In 1965,Dr Bhayani shifted to Ahmedabad as professor of linguistics at Gujarat University,devoting a decade to the job.Between 1975 and 1985,he was an honorary professor of Prakrit at the L D Institute of Indology in the city.
During this professional career,his real contribution was in guiding innumerable students for their doctoral work,and in applying scientific methods to the study of the Gujarati language. In 1993,he was given the honorary fellowship of the School of Oriental and African Studies of the University of London. Prof. J C Wright has noted a " strong correlation" between the careers of Dr.Bhayani and Sir Ralph Turner,who was the first scholar to apply then then modern "neogrammarian" methodology to the study of Gujarati.Dr Bhayani, who had first seen a work by Turner,even while in college in Bhavnagar,has just brought a volume on the Gujarati language on the pattern of what Turner had done some three decades ago.Among the innumerable awards that have come to him are Ranjitram medal for contribution to Gujarati literature in 1965,the President's award of certificate of honour as an outstanding scholar of Sanskrit in 1985,and a Sahitya Akademi award for the best Gujarati book of 1980-81.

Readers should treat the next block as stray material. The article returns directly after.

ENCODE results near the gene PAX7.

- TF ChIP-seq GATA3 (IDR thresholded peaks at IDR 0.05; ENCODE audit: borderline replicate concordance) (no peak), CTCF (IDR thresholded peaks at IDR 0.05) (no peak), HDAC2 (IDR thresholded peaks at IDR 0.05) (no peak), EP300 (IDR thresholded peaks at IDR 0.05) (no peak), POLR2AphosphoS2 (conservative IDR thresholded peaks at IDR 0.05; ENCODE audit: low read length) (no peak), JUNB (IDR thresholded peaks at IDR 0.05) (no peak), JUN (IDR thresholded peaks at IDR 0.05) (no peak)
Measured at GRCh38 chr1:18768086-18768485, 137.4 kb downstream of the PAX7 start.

Despite his life-long study of ancient literature, Dr Bhayani is a modern critic.He regretted that there is a trend in modern literature that took it away from the real life. " I am not saying that literature should preach or propagate,but how can it remain aloof from the contemporary society and its ways? How can it behave as if literature has nothing to do with society.Our literature should also not aim at becoming the literature of the Bhadralok only.He regretted that while literacy had spread,literary development was lacking.
He perceived that a habit to turn away from the real life in literature not only made it ireelevant but also led to a dead-end.It was a pity that some people thought that literature had something to with form and language,and had little to do with contentt.If the concept of content -- or matter -- was taken out from literature,it would lost meaning. A reader could then well ask: Why should I read such literature ?
As a critic,Dr Bhayani has been forthright,but never venomous. He hates getting into a slanging match just to prove that he was right. His detractors say that he too much of a soft-hearted man to get into controversies.
Long past the prime of life,Dr Bhayani loves to listen to music,meet friends for discussions and go for walks whenever possible.He has an even temperament.Said his wife: " I have never known him to lose his temper." The only son of the Bhayanis live in Bombay while the old couple leads a life contented,but as busy as that of a bee in Ahmedabad.He has formally retired from work;but he is neither tired,nor has he called it a day in his research work.